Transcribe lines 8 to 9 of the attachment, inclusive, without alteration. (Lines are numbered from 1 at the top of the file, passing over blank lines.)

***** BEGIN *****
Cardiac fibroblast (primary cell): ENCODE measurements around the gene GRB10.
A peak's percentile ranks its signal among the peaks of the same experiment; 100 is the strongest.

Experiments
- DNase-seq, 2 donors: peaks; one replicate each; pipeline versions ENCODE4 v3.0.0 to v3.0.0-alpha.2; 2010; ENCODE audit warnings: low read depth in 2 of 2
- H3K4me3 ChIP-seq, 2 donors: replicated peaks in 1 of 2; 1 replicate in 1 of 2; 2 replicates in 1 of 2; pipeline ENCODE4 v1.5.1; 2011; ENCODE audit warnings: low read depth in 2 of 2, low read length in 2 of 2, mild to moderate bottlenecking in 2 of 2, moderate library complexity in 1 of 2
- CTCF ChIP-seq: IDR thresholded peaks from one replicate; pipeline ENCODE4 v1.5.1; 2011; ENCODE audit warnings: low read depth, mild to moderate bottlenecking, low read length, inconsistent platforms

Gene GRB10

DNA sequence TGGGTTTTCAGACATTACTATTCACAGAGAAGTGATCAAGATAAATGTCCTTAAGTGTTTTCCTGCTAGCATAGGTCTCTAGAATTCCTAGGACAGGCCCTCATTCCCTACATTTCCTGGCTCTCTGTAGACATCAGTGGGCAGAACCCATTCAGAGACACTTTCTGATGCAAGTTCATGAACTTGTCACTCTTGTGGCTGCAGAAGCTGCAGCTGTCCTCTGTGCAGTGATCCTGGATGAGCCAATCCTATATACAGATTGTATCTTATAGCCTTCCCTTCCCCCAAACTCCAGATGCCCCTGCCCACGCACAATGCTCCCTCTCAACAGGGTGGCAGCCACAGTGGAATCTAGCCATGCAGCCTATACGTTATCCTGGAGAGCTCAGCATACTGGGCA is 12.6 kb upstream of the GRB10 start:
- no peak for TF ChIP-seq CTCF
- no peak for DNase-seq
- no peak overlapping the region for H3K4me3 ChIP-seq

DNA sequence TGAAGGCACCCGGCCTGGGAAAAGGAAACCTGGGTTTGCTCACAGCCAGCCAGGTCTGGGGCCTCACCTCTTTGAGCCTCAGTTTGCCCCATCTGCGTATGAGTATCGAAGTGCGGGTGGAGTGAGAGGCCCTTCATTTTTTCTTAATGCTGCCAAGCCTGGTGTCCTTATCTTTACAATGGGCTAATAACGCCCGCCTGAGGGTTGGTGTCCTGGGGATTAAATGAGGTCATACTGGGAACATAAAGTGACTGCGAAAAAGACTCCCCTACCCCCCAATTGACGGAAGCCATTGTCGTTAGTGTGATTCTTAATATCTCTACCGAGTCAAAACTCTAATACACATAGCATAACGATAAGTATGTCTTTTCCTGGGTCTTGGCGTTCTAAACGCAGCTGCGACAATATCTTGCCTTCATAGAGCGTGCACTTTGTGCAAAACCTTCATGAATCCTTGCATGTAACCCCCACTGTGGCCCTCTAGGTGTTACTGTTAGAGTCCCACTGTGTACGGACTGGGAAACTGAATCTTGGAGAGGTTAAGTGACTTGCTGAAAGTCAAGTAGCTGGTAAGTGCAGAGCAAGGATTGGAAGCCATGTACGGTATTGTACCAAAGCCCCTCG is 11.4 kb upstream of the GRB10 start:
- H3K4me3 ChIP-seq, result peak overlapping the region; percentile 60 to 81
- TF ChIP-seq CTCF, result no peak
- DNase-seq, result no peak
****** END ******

DNA sequence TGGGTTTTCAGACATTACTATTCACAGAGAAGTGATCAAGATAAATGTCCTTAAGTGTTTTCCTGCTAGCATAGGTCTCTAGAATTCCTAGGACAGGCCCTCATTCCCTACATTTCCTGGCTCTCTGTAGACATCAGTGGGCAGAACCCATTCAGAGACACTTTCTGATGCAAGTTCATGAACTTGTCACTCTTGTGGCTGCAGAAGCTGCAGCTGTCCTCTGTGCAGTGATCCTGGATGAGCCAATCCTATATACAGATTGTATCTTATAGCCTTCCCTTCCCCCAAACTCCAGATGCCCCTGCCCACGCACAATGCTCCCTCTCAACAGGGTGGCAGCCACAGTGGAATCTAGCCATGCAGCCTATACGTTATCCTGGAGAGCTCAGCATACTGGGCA is 12.6 kb upstream of the GRB10 start:
- no peak for TF ChIP-seq CTCF